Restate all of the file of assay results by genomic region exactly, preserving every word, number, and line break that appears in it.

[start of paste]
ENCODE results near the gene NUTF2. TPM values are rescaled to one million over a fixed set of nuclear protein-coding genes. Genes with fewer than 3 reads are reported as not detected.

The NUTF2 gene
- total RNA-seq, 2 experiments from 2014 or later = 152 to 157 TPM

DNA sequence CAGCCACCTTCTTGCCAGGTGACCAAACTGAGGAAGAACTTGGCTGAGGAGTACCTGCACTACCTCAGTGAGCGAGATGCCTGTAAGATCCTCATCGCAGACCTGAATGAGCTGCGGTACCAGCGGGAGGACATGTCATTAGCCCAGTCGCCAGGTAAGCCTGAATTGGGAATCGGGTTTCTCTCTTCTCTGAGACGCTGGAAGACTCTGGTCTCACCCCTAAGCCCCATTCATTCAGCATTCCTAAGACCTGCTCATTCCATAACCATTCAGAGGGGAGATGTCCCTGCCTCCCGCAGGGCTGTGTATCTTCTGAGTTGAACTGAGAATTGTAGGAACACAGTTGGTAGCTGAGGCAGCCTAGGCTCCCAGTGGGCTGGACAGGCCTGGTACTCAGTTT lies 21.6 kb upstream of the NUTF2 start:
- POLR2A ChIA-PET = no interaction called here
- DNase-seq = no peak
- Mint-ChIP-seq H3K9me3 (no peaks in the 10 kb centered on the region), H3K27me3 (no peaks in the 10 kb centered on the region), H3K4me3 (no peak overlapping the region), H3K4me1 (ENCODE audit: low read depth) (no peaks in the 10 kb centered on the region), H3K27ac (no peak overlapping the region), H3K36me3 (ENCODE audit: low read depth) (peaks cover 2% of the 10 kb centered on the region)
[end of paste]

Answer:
ENCODE results near the gene NUTF2. TPM values are rescaled to one million over a fixed set of nuclear protein-coding genes. Genes with fewer than 3 reads are reported as not detected.

The NUTF2 gene
- total RNA-seq, 2 experiments from 2014 or later = 152 to 157 TPM

DNA sequence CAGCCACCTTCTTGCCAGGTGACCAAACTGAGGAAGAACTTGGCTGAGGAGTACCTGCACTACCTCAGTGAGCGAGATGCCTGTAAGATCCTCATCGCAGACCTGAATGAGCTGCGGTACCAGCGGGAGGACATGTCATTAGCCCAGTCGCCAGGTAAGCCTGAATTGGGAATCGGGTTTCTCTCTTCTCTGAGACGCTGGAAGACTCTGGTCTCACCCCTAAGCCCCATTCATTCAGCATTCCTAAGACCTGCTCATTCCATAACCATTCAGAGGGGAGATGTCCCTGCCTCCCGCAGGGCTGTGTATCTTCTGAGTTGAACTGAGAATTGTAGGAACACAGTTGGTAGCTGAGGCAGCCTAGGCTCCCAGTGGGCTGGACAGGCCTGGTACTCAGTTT lies 21.6 kb upstream of the NUTF2 start:
- POLR2A ChIA-PET = no interaction called here
- DNase-seq = no peak
- Mint-ChIP-seq H3K9me3 (no peaks in the 10 kb centered on the region), H3K27me3 (no peaks in the 10 kb centered on the region), H3K4me3 (no peak overlapping the region), H3K4me1 (ENCODE audit: low read depth) (no peaks in the 10 kb centered on the region), H3K27ac (no peak overlapping the region), H3K36me3 (ENCODE audit: low read depth) (peaks cover 2% of the 10 kb centered on the region)